Natalie Kim, EdD
The United States is becoming more diverse than ever. According to the 2020 report from the U.S. Census Bureau, "Nearly all groups saw population gains this decade and the increase in the Two or More Races population (referred to...as the Multiracial population) was especially large (up 276%)."¹ In the current context of a diverse culture with an increased chance of encountering people from different backgrounds, we are called to love our neighbors who are very different from us.
Stella Ting-Toomey, the author of Communicating Across Cultures, defines personal relationships as "any close relationship that exhibits a certain degree of voluntary engagement, relational interdependence, affective sentiments, and personalized understanding."² She further explores different factors that shape intercultural relationships such as cultural norms, membership values, and ways people communicate. The fundamental question for Christians is this: where is God in our intercultural relationships? As God should be at the core of any human relationship, our intercultural connections should also be deeply rooted in our relationship with God. There are at least two implications of how God is key to building intercultural relationships.
People are naturally drawn to those who share similarities because commonality creates a sense of connection, belonging, and safety. People feel comfortable with their inner circle of friends, in which cultural expectations and communication styles are intuitively agreed. Therefore, building intercultural relationships with those who have different verbal and non-verbal language requires more careful approaches and mindful attitudes.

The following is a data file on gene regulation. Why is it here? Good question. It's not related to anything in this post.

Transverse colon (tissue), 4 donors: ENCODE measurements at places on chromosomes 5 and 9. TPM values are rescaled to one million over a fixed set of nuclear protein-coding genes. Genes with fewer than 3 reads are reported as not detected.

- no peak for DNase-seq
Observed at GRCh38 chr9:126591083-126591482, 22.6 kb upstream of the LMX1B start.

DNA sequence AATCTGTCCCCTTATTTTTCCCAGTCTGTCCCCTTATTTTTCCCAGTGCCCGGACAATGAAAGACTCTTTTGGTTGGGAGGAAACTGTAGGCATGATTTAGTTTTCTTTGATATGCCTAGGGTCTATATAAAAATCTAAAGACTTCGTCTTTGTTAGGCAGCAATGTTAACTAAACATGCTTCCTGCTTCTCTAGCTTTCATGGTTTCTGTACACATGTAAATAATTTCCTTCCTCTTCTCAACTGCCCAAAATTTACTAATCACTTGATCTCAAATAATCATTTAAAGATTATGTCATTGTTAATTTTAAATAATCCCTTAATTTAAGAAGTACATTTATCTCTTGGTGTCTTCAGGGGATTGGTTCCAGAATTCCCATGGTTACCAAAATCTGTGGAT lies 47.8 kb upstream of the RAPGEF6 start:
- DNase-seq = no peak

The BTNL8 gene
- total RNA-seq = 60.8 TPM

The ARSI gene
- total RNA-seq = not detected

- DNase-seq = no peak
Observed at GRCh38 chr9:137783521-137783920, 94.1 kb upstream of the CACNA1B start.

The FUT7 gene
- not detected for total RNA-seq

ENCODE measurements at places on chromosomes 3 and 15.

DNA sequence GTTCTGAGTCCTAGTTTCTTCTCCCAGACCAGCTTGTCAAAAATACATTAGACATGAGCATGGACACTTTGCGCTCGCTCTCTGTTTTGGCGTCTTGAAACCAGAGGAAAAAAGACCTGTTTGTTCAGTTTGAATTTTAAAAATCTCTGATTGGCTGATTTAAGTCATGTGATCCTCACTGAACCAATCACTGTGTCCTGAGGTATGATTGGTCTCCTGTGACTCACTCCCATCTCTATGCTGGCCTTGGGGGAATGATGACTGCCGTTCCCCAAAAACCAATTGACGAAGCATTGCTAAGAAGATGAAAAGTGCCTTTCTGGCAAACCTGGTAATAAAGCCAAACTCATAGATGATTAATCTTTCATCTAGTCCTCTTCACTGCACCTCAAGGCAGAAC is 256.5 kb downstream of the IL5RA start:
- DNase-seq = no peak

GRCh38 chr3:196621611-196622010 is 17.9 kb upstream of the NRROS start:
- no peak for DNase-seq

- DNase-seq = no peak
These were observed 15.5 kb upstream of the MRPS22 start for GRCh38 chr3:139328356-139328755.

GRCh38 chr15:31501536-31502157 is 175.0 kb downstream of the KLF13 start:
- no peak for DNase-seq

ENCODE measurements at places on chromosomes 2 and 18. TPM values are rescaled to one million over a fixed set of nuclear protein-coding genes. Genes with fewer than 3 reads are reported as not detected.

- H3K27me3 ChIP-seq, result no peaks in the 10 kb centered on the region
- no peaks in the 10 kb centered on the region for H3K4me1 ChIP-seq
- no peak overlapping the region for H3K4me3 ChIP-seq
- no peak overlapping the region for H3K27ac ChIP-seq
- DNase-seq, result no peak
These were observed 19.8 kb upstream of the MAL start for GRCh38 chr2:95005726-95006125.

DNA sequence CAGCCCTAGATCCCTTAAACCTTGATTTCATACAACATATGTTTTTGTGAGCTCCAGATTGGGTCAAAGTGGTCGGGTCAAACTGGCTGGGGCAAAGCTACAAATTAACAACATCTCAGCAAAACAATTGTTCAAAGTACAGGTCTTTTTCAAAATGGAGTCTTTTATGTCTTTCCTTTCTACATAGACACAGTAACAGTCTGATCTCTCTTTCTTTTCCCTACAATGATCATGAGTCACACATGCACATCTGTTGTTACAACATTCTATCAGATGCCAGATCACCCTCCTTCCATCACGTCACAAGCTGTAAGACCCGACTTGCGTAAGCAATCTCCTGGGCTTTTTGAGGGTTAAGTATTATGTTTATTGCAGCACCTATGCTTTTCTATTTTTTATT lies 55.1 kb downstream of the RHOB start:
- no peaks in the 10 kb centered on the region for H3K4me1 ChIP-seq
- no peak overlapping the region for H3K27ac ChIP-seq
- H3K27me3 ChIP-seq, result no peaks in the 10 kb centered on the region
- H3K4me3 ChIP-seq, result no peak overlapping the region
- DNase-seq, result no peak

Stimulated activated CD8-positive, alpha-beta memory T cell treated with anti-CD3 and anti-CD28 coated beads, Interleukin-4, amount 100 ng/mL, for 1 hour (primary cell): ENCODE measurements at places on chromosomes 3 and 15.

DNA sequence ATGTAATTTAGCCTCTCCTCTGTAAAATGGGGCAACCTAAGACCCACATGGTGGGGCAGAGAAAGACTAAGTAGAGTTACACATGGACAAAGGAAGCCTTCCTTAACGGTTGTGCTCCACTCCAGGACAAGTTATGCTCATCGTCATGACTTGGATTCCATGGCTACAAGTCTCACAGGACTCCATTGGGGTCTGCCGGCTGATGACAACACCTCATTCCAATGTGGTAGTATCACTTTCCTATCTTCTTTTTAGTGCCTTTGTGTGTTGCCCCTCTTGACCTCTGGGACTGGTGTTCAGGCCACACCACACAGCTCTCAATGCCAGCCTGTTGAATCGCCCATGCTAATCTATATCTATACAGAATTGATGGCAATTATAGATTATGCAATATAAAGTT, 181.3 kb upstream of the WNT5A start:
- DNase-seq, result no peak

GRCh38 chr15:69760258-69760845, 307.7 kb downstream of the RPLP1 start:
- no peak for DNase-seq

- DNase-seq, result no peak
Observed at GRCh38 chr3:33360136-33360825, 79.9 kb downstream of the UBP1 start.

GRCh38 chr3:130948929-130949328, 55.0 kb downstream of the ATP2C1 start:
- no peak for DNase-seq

Non-believers build connections with others through a sense of familiarity and comfort level, but Christians relate to others through God's sovereign power and wisdom. It's not human wisdom and knowledge that bridge the cultural gap and uncertainty. God must work simultaneously in us and others to overcome barriers and miscommunication. We have the assurance that God knows all of his creation including every nation, tribe, and tongue. He will give us unity, a deep understanding, and reconciliation when we humbly seek his intervention in every relationship.
God-mediated relationships help us deepen intimacy and set healthy boundaries with others. Through prayer and daily interaction with God, we can reflect on our relationships with others in light of God's truth. We ask God to examine and reveal to us if there is any hidden agenda or human inclination for an ungodly relationship. There are different ways people develop personal relationships.
In some cultures, personal disclosure is highly encouraged when first meeting someone. Americans tend to be more transparent. In Asian cultures, openness is not necessary to start a genuine relationship. Having a safe boundary and becoming familiar with someone over extensive time is considered more important. Even with these differing cultural expectations, God helps us adjust to his standard and build trust and intimacy with our new neighbors. The gospel-centered relationship is always intercultural because it transcends our human understanding.
¹ Nicholas Jones, Rachel Marks, and Merarys R Ios-Vargas. "Improved Race and Ethnicity Measures Reveal U.S. Population is Much More Multiracial" United States Census, (August 12, 2021). https://www.census.gov/library/stories/2021/08/improved-race-ethnicity-measures-reveal-united-states-population-much-more-multiracial.html.
² Stella Ting-Toomey, Communicating Across Cultures, First edition. (New York: The Guilford Press, 1999), 175